NHD Students and Parents
COMMUNICATION IN HISTORY: THE KEY TO UNDERSTANDING
Each year, the National History Day office chooses a theme to help students direct their research. Students must make a connection between the theme and their topic. The themes that are chosen are broad, allowing students to research topics on all levels from local history to ancient history. In order to draw a connection to the theme, students must understand the historical significance of their topic and answer questions about time, place, and context. Understanding the impact and significance of the topic will help define why the topic is important and draw this connection to the theme
A paper is the traditional form of presenting historical research. Various types of creative writing (for example, fictional diaries, poems, etc.) are permitted, but must conform to all general and category rules. Your paper should be grammatically correct and well written. The paper category is for students who prefer to work individually.
An exhibit is a visual representation of your research and interpretation of your topic’s significance in history. The analysis and interpretation of your topic must be clear and evident to the viewer. Labels and captions should be used creatively with visual images and objects to enhance the message of your exhibit.
The website category is the most interactive of all NHD categories. A website should reflect your ability to use website design software and computer technology to communicate your topic’s significance in history. Your historical website should be a collection of web pages, interconnected by hyperlinks, that presents both primary and secondary sources and your historical analysis. To engage and inform viewers, your website should incorporate interactive multimedia, text, non-textual descriptions (e.g., photographs, maps, music, etc.), and interpretations of sources. To construct a website, you must have access to the Internet and be able to operate appropriate software and equipment.
A documentary should reflect your ability to use audiovisual equipment to communicate your topic’s significance. The documentary category will help you develop skills in using photographs, film, video, audio, computers, and graphic presentations. Your presentation should include primary source materials and also must be an original production. To produce a documentary, you must have access to equipment and be able to operate it.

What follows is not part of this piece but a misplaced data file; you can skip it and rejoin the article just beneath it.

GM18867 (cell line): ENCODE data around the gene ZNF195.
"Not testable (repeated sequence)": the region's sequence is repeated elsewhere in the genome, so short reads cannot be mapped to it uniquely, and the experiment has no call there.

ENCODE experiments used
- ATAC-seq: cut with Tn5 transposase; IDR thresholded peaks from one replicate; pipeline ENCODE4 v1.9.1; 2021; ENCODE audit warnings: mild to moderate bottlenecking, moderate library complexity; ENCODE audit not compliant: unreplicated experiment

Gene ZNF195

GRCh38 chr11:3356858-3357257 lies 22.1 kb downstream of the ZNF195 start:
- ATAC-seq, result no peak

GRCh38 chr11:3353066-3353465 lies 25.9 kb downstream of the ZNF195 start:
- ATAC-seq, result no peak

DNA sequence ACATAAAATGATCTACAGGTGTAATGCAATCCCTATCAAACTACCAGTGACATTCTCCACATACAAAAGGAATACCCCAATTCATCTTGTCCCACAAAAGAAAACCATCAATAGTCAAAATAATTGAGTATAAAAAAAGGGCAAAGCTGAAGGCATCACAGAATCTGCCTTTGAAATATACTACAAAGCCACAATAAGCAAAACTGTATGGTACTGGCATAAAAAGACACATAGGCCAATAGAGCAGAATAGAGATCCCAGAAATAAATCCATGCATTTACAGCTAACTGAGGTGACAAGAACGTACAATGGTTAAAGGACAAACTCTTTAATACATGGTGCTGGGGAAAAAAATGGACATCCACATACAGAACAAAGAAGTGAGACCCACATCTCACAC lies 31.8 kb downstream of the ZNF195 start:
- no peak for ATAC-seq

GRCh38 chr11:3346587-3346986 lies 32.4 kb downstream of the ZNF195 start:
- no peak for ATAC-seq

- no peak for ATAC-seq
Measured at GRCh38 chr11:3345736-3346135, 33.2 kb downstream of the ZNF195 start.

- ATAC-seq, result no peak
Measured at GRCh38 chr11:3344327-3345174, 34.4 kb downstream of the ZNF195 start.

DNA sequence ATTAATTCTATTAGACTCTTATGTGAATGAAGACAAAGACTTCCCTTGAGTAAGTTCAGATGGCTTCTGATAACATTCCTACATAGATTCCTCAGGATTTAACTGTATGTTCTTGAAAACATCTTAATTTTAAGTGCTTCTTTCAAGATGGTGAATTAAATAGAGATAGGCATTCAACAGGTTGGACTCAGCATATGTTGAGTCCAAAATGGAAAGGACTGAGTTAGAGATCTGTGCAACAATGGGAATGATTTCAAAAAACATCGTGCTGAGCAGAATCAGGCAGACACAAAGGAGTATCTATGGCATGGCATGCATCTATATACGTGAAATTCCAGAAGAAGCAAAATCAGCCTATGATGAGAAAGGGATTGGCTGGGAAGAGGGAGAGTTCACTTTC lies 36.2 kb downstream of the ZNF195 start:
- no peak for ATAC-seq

A performance is a dramatic portrayal of your topic’s significance in history and must be an original production. It should be scripted based on research of your chosen topic and should have dramatic appeal, but not at the expense of historical information.
Contests and Judging
All Delaware students in grades 6-12 are eligible to participate in the NHD program.
Public and private school students typically participate through classroom instruction, after school clubs, or individually if their school does not have an NHD program. Homeschool students participate through umbrella schools, extracurricular programs, or individually.
Currently, students advance from the school, club, or homeschool level directly to the state contest.
Teachers and students are required to register for the state contest in advance.
- Attendance at the contest is mandatory in order for your project to be judged.
- All students will have an interview with a judging team.
- Judges want to learn more about your project and process and will ask you questions relating to this.
- Interviews last approximately 5 – 10 minutes.
Evaluation of each project is based on:
- Historical Quality (60%)
- Connection to the Theme (20%)
- Clarity of Presentation (20%)
- Interview (0%)
The interview does not factor in the evaluation of the entry. The purpose is to get to know you and learn more about what went into the development of your project. A project should stand alone and not need an interview to advance to the next level. The interview is not an oral presentation for your project! Judges will ask you to stop if your try to give an oral presentation.
Teachers, Librarians/Archivists, Historians, Professors, College students, Professionals, History lovers.
Judges are free to ask any question they like regarding your project and process. Below are some sample questions you MAY be asked:
- How did you choose your topic? Why?
- Why did you choose your project category?
- What was your most valuable/important source? Why?
- What is the most important thing you have learned from completing this project?
- Why is this topic significant?
- What conclusions have you drawn from your research?
- What did each member of your group contribute? How did you decide who would do what?
- Content specific questions and facts: While the judges will probably not ask very specific questions about dates and details, you should know and be prepared to explain the basic details and arguments presented in your project.